Home Worship Planning History of Hymns History of Hymns: "Shepherd Me, O God"

History of Hymns: "Shepherd Me, O God"

By C. Michael Hawn

Shepherd Me, O God"
by Marty Haugen;
The Faith We Sing, No. 2058

Marty Haugen

Shepherd me, O God, beyond my wants,
beyond my fears, from death into life

Marty Haugen (b. 1950) is among the most prolific and influential composers of liturgical music of his generation. His hymns, psalm settings, and paraphrases, services set to music, and anthems are widely used in both Protestant and Roman Catholic congregations around the world.

Born in Zumbrota, Minnesota, Marty Haugen studied a wide range of musical instruments throughout high school, including piano, violin, trombone, and organ, playing organ in the Lutheran church attended by his family. In a communication with United Methodist Hymnal editor, Dr. Carlton Young, his life changed after his father’s sudden death and his mother, drawing upon her English major at St. Olaf College, took a position as the editor of a local paper. Mr. Haugen notes that this “brought a wonderful and expansive vision of the larger world to us.”

He graduated from Luther College in Decorah, Iowa (BA 1973), studying piano and music theory, and participating in the Luther Band under the direction of the legendary and long-time faculty member Weston H. Noble. For graduate school, he attended Luther-Northwestern (now Luther) Seminary, St. Paul, Minnesota, the St. Paul School of Divinity of the University of St. Thomas, and United Theological Seminary of the Twin Cities, where he earned an MA in 1993.

His calling as a composer of liturgical music began while serving as a music director for two Roman Catholic parishes in Minneapolis between 1972-1985. Since that time, he has been a freelance composer and workshop leader in a wide range of denominational settings, Roman Catholic and Protestant, throughout the Americas, Europe, Australia, and the Pacific Rim. He now has more than 400 compositions in print. Though United Church of Christ by denominational affiliation, his music is widely used by a broad range of faith traditions, but especially Lutherans and Roman Catholics, where he makes regular appearances in congregations and conferences.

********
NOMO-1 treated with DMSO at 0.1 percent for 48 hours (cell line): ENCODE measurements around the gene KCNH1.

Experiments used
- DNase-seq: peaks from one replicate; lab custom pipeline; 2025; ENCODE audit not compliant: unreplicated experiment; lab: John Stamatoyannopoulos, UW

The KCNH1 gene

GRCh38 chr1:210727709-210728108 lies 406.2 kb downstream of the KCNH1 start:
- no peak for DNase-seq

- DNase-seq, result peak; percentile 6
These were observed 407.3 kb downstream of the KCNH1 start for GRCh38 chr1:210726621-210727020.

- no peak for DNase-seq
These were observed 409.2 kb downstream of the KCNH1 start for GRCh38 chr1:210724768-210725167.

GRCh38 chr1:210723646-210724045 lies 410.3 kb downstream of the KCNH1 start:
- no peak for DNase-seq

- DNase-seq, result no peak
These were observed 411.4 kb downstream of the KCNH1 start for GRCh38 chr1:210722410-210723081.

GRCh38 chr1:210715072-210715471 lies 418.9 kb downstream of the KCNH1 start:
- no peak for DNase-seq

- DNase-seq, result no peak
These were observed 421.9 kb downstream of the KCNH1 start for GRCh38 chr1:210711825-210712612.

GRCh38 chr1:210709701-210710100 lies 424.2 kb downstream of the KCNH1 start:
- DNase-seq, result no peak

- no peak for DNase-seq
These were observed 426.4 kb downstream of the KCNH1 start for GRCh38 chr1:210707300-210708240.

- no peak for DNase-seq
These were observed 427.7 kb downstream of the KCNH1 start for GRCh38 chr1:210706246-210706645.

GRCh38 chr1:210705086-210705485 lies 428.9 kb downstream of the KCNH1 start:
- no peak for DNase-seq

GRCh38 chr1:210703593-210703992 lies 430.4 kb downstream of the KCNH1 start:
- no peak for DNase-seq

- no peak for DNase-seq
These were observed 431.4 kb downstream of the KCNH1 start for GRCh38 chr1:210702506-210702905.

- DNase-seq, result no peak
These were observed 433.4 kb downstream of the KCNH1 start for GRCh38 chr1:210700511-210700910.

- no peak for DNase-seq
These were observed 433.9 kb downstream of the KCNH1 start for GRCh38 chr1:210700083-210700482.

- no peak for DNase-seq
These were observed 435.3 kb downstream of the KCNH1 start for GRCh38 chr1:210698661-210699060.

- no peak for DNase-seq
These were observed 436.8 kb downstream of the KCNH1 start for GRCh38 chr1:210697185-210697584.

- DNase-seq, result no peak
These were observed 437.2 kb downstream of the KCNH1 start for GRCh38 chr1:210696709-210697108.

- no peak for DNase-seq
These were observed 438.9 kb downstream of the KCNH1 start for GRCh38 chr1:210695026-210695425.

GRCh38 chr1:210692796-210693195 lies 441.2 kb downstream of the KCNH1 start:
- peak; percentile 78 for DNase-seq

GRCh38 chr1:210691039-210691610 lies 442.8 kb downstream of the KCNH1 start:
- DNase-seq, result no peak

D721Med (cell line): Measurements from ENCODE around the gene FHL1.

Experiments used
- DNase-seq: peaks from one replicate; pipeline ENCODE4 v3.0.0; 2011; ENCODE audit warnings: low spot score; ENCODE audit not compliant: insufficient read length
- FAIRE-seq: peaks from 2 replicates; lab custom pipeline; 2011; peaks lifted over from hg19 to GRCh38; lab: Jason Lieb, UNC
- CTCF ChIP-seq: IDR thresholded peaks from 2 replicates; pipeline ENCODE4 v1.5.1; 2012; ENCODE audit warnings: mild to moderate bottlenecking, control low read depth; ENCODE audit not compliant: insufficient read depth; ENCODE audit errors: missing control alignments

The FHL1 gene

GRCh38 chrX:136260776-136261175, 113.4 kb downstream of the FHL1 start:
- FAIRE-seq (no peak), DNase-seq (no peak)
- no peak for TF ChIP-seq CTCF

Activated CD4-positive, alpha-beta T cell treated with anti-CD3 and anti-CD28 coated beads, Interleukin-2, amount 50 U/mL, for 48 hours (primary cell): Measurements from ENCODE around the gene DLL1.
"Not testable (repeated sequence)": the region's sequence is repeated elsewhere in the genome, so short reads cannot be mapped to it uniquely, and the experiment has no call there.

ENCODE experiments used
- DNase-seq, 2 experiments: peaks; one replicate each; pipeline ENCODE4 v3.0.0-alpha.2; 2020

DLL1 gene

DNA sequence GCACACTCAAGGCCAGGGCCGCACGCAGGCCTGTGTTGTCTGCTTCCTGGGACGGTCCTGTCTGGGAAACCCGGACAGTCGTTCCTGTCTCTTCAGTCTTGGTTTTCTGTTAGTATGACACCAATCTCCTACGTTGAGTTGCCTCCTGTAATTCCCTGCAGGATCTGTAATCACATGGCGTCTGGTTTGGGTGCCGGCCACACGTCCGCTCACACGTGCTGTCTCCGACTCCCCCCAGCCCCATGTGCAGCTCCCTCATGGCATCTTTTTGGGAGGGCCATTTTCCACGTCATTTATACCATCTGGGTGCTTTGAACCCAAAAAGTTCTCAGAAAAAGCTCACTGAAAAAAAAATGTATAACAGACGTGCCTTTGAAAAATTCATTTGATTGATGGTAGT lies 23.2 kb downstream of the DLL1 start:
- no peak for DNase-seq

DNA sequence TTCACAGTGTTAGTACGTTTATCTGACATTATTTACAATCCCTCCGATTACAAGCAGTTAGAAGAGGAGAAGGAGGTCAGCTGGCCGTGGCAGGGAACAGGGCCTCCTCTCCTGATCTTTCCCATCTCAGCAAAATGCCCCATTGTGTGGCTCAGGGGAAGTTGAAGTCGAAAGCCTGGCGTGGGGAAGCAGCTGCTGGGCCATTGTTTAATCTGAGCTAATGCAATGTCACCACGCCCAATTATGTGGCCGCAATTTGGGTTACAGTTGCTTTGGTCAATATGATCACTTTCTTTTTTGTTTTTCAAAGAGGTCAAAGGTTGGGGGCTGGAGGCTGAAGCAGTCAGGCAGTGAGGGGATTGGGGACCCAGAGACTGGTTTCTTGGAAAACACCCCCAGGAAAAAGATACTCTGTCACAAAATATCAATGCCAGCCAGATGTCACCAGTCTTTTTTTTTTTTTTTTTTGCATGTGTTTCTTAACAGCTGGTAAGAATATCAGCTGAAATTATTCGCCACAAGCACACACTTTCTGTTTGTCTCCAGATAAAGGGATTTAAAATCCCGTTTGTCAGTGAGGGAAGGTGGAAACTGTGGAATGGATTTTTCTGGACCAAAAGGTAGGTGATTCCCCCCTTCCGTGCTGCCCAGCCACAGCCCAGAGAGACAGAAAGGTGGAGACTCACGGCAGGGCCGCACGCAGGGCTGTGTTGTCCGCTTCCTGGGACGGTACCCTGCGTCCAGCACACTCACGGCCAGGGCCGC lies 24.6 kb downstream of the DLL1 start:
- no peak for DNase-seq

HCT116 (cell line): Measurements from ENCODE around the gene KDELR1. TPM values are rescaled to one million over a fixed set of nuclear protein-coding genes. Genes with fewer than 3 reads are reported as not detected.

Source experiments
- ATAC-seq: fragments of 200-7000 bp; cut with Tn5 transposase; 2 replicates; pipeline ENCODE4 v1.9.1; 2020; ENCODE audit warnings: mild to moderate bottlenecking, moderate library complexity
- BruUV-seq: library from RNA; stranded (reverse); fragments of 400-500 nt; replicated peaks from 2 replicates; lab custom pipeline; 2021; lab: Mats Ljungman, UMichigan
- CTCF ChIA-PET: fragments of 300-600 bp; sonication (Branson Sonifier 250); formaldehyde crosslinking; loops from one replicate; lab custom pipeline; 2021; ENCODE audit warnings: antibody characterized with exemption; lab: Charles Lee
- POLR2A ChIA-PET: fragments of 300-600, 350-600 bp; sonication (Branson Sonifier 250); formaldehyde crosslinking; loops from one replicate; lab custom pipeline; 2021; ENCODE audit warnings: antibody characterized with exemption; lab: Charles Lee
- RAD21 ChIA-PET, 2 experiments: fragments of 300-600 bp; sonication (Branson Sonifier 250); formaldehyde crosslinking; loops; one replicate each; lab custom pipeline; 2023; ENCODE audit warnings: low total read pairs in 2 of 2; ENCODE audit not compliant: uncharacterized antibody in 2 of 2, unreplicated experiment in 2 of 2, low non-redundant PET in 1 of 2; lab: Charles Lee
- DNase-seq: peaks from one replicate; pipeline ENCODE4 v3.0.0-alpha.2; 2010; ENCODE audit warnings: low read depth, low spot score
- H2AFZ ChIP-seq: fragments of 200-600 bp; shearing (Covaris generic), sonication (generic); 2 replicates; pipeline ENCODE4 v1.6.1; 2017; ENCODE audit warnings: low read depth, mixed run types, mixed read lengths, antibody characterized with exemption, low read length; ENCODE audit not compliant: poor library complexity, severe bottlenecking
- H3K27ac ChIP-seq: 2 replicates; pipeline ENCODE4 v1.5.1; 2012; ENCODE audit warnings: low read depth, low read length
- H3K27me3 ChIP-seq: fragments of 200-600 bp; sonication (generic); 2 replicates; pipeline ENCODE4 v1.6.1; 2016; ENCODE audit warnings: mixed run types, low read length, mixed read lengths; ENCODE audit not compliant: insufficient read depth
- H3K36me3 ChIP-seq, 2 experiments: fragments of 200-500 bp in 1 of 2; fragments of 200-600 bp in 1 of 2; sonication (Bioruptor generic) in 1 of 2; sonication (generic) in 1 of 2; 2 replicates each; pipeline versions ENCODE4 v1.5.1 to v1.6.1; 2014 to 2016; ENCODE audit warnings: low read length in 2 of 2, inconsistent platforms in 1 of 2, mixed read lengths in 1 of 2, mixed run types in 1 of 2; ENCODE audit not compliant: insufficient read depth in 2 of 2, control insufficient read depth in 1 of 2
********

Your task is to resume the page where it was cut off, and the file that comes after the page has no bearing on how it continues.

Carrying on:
“Shepherd me, O God” demonstrates the composer’s gift both as a musical composer and a writer of texts. The inviting refrain does not use “shepherd” as a noun, but rather begins with a petition, using “shepherd” as a verb. It is the refrain that takes Psalm 23 and places it in contemporary life as well as echoes of John 10:27: “My sheep hear my voice, and I know them, and they follow me” (ESV). The stanzas of the hymn paraphrase the structure and themes of Psalm 23, but in language that enlivens the message for singers today.

Stanza one corresponds to verses one and two of the Psalm. Stanza two paraphrases verse three. Stanza three relates to verse four. Stanzas four and five draw upon verses five and six respectively.

In addition to the refrain, two examples demonstrate the sensitivity and creativity of this paraphrase. Verse two – “He restoreth my soul: he leadeth me in the paths of righteousness for his name's sake” (KJV) – is extended beyond the scriptural material by the composer with the lyrical phrase, “my spirit shall sing the music of your Name.”